TV Zaps Children's Fruits and Vegetables
The More TV Children Watch, the Fewer Fruits and Veggies They Eat
WebMD News Archive
Dec. 8, 2003 -- Television may be killing children's eating
habits. A new study shows that the more television children watch, the fewer
healthy fruits and vegetables they eat.
The results indicate that watching TV not only contributes to
children's bulging waistlines by making them less physically active, but it
also negatively affects their food choices.
Researchers say that children spend more time watching
television than engaging in any other activity except sleep. On average,
children between 2 and 17 watch an average of 22 hours of television a
Although prior studies have linked TV viewing to childhood
obesity, researchers say that until now little was known about how television
affects children's eating choices
TV Kills Kids' Fruits and Veggies
The study, published in the December issue of
Pediatrics, tracked the TV viewing and fruit and vegetable consumption
of 548 seventh grade public school students for 19 months from 1995 to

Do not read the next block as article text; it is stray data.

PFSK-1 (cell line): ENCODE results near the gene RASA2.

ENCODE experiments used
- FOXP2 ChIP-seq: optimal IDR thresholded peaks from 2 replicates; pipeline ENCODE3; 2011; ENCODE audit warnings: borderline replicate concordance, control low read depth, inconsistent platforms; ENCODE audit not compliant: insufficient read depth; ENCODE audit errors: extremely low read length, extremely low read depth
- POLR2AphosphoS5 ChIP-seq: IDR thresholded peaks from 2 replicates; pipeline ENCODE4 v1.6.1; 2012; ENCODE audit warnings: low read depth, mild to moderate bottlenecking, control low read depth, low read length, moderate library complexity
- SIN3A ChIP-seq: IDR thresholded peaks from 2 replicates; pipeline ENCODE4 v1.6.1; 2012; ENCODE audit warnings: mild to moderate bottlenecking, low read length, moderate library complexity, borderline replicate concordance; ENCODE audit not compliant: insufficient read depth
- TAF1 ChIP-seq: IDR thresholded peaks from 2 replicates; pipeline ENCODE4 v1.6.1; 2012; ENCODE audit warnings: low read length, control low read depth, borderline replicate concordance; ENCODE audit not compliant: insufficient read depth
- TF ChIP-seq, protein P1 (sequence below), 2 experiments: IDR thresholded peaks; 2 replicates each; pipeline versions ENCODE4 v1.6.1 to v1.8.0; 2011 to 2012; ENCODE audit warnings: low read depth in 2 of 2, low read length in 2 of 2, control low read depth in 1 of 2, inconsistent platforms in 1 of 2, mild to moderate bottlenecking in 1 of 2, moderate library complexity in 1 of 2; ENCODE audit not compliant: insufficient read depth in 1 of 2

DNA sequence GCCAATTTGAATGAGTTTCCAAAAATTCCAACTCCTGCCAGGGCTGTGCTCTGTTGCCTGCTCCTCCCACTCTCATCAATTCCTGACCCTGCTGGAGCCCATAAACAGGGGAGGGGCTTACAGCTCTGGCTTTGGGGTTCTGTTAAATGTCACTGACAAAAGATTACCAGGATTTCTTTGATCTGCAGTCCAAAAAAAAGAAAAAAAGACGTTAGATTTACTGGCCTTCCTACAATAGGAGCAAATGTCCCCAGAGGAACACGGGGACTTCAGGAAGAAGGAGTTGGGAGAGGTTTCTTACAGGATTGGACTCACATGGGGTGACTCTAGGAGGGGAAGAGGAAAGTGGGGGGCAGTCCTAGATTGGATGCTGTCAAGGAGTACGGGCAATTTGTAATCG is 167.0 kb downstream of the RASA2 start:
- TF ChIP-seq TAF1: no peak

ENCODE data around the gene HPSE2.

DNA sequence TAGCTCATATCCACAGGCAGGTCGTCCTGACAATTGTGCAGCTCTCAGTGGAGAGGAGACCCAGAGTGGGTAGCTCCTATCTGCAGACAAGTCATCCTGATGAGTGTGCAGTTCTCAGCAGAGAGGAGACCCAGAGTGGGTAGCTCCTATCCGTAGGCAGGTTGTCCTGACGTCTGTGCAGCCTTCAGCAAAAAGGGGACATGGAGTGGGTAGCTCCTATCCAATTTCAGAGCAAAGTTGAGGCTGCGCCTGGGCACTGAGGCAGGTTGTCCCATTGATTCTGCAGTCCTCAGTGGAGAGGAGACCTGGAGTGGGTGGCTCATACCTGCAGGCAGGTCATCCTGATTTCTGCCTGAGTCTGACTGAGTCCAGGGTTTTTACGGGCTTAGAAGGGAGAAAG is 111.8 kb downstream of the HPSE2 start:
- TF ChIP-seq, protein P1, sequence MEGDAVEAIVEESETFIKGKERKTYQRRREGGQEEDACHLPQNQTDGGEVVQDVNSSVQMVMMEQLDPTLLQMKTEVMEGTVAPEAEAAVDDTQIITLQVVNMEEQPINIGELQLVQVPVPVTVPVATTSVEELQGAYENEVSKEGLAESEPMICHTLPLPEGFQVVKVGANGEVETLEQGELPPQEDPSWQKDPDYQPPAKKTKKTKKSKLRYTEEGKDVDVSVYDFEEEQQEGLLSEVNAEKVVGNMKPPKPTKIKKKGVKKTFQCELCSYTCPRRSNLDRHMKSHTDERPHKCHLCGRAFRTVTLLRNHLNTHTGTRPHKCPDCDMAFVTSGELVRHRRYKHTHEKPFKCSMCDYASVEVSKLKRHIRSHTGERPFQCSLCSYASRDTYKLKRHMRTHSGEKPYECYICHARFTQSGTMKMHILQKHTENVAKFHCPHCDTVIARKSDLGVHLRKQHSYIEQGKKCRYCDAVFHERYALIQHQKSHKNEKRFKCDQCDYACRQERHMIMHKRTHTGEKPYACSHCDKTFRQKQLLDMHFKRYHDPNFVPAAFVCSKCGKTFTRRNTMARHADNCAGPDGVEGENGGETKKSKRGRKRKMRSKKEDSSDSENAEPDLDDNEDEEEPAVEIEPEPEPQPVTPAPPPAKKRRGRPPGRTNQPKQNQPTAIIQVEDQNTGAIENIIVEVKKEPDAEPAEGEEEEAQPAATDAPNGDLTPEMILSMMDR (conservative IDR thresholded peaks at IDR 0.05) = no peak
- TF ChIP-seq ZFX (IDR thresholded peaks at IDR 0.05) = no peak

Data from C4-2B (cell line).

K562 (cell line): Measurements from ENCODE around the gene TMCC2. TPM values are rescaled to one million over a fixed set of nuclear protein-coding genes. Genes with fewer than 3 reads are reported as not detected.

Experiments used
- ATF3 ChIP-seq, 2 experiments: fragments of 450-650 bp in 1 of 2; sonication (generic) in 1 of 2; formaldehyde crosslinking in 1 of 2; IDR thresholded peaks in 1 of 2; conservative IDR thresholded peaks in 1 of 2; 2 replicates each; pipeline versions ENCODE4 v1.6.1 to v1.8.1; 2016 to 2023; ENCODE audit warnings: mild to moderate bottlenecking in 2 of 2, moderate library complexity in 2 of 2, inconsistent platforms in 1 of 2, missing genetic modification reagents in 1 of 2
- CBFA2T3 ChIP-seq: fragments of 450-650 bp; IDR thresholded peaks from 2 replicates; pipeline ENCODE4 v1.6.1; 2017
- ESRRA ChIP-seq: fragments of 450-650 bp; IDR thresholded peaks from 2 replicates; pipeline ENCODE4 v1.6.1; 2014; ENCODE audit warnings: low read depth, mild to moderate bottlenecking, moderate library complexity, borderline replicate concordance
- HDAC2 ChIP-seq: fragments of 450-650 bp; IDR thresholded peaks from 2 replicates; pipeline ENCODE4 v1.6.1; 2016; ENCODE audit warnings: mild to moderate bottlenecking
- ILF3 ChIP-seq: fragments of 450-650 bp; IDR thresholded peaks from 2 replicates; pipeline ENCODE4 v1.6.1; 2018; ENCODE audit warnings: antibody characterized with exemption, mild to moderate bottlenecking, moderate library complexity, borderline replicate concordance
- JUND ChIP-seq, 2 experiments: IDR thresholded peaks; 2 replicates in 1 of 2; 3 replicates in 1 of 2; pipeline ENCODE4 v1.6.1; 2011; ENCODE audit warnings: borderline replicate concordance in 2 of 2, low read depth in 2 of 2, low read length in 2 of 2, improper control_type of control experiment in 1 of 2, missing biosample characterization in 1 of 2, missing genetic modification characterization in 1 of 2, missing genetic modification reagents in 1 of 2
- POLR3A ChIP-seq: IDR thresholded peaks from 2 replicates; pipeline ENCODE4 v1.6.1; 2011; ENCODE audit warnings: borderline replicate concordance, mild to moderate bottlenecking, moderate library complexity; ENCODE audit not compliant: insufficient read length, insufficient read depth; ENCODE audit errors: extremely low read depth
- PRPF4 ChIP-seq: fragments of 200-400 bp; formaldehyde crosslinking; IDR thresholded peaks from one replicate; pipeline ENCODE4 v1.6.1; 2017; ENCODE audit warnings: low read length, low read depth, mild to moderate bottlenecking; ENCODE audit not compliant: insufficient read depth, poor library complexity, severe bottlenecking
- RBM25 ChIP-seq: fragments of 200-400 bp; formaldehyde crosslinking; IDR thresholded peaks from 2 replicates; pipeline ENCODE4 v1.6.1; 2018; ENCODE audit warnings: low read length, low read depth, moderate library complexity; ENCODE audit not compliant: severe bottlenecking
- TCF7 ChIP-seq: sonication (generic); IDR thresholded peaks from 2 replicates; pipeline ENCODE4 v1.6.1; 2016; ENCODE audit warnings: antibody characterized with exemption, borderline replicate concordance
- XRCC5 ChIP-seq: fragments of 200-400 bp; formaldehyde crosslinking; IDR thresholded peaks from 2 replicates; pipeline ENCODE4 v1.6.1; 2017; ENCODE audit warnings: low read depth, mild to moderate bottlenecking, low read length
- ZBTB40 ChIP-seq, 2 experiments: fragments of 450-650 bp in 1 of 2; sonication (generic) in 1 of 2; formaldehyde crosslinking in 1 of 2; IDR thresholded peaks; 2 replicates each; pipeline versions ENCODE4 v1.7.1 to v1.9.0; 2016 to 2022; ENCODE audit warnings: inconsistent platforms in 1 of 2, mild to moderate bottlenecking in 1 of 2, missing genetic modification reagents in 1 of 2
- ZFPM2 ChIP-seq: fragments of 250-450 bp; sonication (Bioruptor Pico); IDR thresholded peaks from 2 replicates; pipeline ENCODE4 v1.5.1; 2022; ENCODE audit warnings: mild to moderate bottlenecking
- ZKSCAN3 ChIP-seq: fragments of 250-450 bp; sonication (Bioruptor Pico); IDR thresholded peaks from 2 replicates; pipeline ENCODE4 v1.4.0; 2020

At the start of the study, the children reported eating an
average of 4.23 servings of fruits and vegetables per day, which is below the
recommended five servings per day. The children also reported watching an
average of more than three hours of television per day.
Researchers found that after adjusting for other factors, such
as frequency of sit-down dinners and physical activity, the number of fruit and
vegetables servings the children ate per day decreased by 0.16 with every
additional hour of television viewing reported at the start of the study. That
translates to one less serving every six days.
In addition, the number of fruits and vegetable servings
decreased by another 0.14 servings per day for each hour increase in TV
watching reported at the end of the study.
Researchers say that means the average child who watched three
hours per day of television at the start of the study and increased his or her
television viewing by one hour per day over the course of the study had 2.25
fewer servings of fruits and vegetables per week or up to 110 fewer servings
per year than those who did not watch television.